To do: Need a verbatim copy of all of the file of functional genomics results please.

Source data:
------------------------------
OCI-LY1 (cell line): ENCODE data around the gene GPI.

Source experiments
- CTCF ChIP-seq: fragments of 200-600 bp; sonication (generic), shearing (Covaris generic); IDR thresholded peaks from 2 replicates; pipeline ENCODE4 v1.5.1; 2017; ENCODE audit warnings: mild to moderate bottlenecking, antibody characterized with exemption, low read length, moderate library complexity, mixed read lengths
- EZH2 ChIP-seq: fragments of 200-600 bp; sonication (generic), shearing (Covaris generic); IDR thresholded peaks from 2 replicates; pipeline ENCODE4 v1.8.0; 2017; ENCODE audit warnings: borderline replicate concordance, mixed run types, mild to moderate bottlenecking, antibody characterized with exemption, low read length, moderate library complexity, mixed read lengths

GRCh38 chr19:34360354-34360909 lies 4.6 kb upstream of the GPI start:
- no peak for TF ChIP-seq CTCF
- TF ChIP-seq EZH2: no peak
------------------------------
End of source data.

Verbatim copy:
OCI-LY1 (cell line): ENCODE data around the gene GPI.

Source experiments
- CTCF ChIP-seq: fragments of 200-600 bp; sonication (generic), shearing (Covaris generic); IDR thresholded peaks from 2 replicates; pipeline ENCODE4 v1.5.1; 2017; ENCODE audit warnings: mild to moderate bottlenecking, antibody characterized with exemption, low read length, moderate library complexity, mixed read lengths
- EZH2 ChIP-seq: fragments of 200-600 bp; sonication (generic), shearing (Covaris generic); IDR thresholded peaks from 2 replicates; pipeline ENCODE4 v1.8.0; 2017; ENCODE audit warnings: borderline replicate concordance, mixed run types, mild to moderate bottlenecking, antibody characterized with exemption, low read length, moderate library complexity, mixed read lengths

GRCh38 chr19:34360354-34360909 lies 4.6 kb upstream of the GPI start:
- no peak for TF ChIP-seq CTCF
- TF ChIP-seq EZH2: no peak